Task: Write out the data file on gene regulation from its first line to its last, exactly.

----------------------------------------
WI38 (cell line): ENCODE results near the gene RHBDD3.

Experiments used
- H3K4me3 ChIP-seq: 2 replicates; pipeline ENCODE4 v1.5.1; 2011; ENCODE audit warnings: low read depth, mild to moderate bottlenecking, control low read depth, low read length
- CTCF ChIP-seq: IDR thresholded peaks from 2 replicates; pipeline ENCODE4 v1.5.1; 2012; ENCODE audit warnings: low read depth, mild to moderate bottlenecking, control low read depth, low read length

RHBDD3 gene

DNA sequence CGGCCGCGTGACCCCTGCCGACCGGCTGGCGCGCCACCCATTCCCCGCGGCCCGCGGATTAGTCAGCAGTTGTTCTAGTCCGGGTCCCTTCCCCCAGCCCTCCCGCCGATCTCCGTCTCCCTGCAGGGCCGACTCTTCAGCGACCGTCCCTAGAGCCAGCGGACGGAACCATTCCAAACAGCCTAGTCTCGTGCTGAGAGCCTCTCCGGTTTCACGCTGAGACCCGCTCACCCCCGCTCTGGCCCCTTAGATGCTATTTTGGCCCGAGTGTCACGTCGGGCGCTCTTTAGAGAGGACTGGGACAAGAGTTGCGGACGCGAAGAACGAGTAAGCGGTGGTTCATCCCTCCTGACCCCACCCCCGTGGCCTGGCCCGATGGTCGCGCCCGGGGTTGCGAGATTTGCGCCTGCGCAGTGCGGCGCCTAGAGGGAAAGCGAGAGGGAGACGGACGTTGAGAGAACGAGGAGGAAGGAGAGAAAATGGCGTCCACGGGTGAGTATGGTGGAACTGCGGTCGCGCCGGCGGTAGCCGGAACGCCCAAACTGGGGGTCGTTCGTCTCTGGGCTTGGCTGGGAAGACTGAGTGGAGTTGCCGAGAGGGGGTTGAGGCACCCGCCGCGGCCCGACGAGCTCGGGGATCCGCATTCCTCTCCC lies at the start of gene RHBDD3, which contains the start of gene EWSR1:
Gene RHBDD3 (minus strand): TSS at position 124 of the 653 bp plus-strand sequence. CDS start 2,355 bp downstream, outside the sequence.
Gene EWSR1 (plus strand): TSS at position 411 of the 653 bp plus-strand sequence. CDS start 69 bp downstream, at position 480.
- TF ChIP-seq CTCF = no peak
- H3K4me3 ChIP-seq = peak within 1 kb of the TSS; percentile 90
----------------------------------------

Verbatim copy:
WI38 (cell line): ENCODE results near the gene RHBDD3.

Experiments used
- H3K4me3 ChIP-seq: 2 replicates; pipeline ENCODE4 v1.5.1; 2011; ENCODE audit warnings: low read depth, mild to moderate bottlenecking, control low read depth, low read length
- CTCF ChIP-seq: IDR thresholded peaks from 2 replicates; pipeline ENCODE4 v1.5.1; 2012; ENCODE audit warnings: low read depth, mild to moderate bottlenecking, control low read depth, low read length

RHBDD3 gene

DNA sequence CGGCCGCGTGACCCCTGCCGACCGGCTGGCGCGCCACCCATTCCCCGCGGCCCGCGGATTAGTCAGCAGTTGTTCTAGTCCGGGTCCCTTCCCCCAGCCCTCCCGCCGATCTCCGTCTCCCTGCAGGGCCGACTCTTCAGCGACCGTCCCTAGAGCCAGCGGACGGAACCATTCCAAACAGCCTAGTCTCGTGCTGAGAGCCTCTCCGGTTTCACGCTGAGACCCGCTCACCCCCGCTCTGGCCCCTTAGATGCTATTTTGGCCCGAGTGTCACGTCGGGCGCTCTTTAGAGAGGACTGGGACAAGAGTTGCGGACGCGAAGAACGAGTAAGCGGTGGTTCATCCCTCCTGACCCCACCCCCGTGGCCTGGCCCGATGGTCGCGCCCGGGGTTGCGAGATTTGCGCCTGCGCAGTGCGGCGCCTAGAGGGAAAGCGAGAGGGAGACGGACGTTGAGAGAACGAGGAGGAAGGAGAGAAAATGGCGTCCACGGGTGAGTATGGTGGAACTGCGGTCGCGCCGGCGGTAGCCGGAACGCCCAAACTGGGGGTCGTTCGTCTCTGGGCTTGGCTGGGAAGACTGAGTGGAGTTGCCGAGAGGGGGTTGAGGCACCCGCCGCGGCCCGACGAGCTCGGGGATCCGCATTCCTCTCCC lies at the start of gene RHBDD3, which contains the start of gene EWSR1:
Gene RHBDD3 (minus strand): TSS at position 124 of the 653 bp plus-strand sequence. CDS start 2,355 bp downstream, outside the sequence.
Gene EWSR1 (plus strand): TSS at position 411 of the 653 bp plus-strand sequence. CDS start 69 bp downstream, at position 480.
- TF ChIP-seq CTCF = no peak
- H3K4me3 ChIP-seq = peak within 1 kb of the TSS; percentile 90